1.  My understanding of the Bible is that physical death and suffering are not the way things are supposed to be. My own nature bears witness to this:  I dread death; I think that my own father’s death in a car accident was an undignified way to go; I think it’s cruel that animals prey on one another; it is depressing that we become old and weak. The list goes on and on. How can God use a process that is often cruel and always dependent on death?

2.  How do we account for the geneologies in Genesis that seem to indicate the earth is young?

3.  How do we account for the rationale for the Sabbath, i.e., that God created all things in six days and rested on the seventh?

4.  Doesn’t the apostle Paul teach that the earth has been subjected to futility? Doesn’t this suggest that the earth at one time was free from that futility?

5.  Doesn’t Paul teach that Adam was a real person? How can his explanation that all have fallen in Adam be reconciled to a non-literal interpretation of him?

6.  Doesn’t Genesis clearly teach that the Flood was universal? How can we account for the detail that the waters rose above the mountains or that God promised never to destroy the earth again?

7.  At what point did God breathe a spirit into humanity?

8.  Were Adam and Eve real or symbolic?

I am sure that there are other questions, but these are the main ones I hope to be thinking through. From my experience as a Christian who has taken a literal view of Genesis 1 and 2 for many years, these are the main objections from literalists. Questions like these are used to justify a false choice that is often laid before Christians, namely,  it’s either God or evolution, but never both.

While these objections to theistic evolution are a significant obstacle, I do not think that a literal six day interpretation fairs much better for a Christian. Here are difficulties that I see:

1.  As I understand it (as a layman with little scientific background), the scientific evidence from geology, astronomy, chemistry, and biology is against a young earth.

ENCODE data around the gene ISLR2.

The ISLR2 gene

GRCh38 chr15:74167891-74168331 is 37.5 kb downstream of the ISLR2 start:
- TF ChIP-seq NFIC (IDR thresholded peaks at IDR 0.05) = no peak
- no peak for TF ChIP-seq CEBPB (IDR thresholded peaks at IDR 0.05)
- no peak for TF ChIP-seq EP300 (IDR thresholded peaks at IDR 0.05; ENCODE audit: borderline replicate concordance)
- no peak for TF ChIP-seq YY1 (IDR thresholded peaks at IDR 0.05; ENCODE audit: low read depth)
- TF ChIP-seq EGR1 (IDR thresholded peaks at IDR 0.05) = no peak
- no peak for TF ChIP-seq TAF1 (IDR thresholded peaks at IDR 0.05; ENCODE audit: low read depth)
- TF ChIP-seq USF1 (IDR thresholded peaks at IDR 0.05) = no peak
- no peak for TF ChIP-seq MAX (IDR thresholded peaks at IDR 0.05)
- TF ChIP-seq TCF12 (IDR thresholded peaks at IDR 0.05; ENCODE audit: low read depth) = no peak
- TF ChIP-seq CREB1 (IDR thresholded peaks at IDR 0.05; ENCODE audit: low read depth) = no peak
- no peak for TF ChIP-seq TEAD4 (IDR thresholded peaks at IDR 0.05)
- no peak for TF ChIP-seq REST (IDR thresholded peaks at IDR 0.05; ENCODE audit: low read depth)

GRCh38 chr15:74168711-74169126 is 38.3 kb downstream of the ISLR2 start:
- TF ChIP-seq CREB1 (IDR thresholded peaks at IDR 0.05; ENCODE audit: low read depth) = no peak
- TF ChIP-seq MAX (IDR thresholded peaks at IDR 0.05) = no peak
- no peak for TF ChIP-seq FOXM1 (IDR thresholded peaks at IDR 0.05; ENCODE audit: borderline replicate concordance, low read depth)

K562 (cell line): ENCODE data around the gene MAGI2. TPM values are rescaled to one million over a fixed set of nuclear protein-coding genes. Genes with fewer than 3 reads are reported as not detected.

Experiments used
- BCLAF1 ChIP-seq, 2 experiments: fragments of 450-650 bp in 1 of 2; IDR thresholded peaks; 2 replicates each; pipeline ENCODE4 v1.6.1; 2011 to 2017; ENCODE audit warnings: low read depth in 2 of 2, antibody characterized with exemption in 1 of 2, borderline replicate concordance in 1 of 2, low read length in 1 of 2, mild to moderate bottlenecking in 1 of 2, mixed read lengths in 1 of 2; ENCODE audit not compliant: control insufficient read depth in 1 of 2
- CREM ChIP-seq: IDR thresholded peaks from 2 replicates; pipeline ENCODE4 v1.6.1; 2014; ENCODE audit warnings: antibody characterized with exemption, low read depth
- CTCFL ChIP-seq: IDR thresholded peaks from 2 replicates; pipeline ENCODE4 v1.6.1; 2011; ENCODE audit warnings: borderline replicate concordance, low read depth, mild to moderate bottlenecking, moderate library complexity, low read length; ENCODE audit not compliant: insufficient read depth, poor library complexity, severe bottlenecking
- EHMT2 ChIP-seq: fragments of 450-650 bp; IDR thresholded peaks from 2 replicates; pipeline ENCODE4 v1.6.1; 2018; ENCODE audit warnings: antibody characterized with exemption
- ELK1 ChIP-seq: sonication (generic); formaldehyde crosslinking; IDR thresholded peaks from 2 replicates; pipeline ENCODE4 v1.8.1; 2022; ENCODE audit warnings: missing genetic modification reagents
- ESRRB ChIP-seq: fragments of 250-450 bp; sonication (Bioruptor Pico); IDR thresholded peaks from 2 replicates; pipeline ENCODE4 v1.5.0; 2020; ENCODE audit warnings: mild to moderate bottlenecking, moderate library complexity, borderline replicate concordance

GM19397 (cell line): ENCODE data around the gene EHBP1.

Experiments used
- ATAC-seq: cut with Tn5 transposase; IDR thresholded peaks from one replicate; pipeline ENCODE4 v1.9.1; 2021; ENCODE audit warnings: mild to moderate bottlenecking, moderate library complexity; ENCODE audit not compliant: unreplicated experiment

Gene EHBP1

2.  Again, as I see it, the case from DNA, the fossil record, and the present variety of animals is pretty strong for evolution.

3.  The arrangement of Genesis 1 is highly structured and even poetic, suggesting a non-literal reading.

4.  The creation of the firmament and the placement of the stars in the firmament under the waters above suggests an ancient cosmology. This would indicate that God spoke to the Israelites in a way that they could understand and further suggests a need to read Genesis 1 in a non-literal way.

5.  The creation account of Genesis 2 can be read in such a way as to tell a different story of creation order. True, the NIV’s version can be harmonized with Genesis 1, but I am not convinced that the insertion of the word “had” in “Now God had created” is warranted.

6.  The Genesis 2 story has elements to it that are strongly mythological, e.g., the creation of Eve from a rib, the trees that impart eternal life and the knowledge of good and evil, and the explanations for pain in childbirth, etc.

Of course, there are others. The point is that there are problems with both views that are not easy. A spirit of humility ought to be present in all believers looking into this issue.

So that’s where I am in my spiritual quest. Your prayers are most welcome.